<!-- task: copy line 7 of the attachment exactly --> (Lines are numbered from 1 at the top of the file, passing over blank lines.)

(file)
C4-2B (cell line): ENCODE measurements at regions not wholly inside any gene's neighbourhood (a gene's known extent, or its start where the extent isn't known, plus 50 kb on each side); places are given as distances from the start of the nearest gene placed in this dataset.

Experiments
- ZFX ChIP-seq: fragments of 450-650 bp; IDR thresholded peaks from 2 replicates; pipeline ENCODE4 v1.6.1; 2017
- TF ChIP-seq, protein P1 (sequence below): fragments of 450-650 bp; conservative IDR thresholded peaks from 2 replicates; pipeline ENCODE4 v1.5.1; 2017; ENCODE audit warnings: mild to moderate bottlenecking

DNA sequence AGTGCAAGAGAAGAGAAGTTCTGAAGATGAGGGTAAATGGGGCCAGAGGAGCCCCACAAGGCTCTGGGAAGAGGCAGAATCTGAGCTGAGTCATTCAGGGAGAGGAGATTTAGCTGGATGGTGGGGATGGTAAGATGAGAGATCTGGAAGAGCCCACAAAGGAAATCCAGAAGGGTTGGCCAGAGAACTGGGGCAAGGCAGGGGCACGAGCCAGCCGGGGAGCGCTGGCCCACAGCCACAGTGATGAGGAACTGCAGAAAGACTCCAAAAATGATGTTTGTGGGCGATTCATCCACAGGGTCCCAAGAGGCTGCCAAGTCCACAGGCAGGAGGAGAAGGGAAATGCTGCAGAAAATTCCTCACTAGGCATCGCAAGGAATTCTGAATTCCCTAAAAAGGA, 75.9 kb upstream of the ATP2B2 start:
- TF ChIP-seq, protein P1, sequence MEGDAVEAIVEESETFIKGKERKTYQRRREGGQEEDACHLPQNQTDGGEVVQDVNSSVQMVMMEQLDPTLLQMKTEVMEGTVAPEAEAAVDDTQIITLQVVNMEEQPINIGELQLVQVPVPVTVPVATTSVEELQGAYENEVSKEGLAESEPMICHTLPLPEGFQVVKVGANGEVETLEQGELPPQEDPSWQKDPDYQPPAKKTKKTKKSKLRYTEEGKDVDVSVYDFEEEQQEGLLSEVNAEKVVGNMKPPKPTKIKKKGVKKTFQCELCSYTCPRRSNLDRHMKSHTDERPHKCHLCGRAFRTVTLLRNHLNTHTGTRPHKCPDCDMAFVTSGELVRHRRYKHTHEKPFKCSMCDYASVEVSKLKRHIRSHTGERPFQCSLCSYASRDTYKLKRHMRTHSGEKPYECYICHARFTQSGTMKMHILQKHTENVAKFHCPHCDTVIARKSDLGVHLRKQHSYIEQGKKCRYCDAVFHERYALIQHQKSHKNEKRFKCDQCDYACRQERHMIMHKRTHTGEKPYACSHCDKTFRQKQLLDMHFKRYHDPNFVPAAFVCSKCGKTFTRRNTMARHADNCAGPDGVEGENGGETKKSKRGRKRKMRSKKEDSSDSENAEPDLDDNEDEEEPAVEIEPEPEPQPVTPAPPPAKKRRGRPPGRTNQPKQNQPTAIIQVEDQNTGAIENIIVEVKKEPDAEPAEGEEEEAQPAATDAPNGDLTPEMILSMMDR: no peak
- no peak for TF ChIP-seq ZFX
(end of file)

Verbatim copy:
- no peak for TF ChIP-seq ZFX